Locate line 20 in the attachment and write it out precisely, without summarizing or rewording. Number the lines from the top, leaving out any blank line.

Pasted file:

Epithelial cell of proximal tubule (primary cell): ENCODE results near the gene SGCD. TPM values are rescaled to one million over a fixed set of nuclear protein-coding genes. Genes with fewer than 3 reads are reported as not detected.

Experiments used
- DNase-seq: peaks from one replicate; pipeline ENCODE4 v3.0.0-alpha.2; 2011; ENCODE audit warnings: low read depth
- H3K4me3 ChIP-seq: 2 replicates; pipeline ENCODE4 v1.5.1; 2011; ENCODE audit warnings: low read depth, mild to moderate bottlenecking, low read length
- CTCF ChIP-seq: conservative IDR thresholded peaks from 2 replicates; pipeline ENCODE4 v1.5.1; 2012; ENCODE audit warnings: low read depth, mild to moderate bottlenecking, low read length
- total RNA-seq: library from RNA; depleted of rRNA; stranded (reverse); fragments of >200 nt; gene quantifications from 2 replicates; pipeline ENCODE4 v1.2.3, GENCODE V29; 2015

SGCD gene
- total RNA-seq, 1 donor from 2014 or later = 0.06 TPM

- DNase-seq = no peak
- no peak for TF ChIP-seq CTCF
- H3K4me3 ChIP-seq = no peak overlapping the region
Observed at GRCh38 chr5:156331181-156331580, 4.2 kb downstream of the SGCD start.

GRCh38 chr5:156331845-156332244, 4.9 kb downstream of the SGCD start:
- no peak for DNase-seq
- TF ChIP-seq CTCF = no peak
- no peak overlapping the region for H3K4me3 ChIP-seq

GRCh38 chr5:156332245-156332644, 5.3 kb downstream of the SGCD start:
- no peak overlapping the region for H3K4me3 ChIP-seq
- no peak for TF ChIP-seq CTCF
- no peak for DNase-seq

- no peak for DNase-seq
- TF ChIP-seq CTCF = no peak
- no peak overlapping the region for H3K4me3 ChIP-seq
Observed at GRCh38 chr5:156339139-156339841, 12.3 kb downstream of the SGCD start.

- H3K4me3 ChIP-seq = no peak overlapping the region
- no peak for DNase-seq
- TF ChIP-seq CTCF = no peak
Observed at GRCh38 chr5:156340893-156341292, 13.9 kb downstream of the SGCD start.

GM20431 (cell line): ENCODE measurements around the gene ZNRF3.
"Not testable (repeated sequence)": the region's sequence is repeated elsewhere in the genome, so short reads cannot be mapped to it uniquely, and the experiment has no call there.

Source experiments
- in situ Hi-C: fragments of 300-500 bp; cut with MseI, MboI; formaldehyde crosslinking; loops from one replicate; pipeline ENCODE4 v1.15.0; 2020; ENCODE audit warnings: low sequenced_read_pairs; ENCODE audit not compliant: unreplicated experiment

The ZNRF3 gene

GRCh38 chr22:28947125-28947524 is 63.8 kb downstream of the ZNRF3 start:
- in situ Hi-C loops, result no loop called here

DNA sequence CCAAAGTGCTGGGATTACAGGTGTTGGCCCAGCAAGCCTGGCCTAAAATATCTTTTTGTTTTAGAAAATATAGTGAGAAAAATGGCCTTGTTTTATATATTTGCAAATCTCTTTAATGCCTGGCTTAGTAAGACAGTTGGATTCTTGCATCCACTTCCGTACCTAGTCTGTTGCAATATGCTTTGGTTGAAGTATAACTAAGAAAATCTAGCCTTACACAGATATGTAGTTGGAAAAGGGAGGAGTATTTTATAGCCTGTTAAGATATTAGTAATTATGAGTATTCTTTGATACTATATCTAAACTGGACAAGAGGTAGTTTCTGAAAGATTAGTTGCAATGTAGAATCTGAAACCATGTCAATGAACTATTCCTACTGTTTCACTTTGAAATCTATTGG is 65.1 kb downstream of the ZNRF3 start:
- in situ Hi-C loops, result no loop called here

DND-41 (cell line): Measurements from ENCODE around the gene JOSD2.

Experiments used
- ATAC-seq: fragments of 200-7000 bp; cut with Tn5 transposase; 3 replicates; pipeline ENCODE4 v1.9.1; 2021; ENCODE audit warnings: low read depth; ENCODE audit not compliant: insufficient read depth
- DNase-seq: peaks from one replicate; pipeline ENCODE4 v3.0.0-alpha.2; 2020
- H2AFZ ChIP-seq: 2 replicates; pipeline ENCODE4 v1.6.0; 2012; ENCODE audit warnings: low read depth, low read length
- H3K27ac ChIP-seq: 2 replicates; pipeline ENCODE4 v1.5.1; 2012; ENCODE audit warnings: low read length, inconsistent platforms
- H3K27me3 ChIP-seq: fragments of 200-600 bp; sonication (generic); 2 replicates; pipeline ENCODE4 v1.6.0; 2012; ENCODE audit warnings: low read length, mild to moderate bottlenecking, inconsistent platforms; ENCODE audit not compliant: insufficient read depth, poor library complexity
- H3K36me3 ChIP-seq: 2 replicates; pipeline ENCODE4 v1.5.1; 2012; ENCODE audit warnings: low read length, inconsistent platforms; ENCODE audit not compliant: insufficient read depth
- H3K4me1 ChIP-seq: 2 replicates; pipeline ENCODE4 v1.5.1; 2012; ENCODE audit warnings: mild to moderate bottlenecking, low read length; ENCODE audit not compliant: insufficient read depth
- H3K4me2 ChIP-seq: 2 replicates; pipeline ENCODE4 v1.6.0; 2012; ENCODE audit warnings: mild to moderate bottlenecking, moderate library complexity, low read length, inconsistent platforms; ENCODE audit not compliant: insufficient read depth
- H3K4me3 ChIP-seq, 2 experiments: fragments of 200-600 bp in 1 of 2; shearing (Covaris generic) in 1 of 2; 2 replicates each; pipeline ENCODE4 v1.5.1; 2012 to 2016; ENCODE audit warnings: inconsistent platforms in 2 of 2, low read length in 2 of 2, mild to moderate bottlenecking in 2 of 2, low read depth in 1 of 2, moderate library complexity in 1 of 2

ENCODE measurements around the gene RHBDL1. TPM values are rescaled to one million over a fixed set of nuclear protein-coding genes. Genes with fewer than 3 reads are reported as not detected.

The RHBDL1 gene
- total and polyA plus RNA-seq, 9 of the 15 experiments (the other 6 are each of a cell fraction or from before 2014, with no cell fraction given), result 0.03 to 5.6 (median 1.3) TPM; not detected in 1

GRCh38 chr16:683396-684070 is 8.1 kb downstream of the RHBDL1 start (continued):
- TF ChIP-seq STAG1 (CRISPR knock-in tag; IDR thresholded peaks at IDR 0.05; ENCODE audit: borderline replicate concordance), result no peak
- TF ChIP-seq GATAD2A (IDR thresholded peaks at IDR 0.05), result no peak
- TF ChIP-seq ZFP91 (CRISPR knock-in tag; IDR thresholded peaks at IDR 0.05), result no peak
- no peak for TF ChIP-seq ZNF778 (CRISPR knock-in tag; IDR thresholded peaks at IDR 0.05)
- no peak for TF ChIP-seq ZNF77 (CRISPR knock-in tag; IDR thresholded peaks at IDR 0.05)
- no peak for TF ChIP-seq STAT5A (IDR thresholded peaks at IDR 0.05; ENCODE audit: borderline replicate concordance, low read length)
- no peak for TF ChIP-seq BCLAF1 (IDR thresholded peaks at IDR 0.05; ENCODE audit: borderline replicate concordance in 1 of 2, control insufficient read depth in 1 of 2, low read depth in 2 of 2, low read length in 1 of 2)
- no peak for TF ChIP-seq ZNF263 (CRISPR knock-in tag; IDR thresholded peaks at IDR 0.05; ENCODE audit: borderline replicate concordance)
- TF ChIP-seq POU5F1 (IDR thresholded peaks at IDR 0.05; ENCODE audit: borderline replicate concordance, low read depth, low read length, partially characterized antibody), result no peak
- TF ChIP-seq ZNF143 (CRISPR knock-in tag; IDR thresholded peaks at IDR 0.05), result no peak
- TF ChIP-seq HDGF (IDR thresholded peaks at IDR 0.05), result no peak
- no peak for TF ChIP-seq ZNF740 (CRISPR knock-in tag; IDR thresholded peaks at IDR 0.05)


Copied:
- no peak for DNase-seq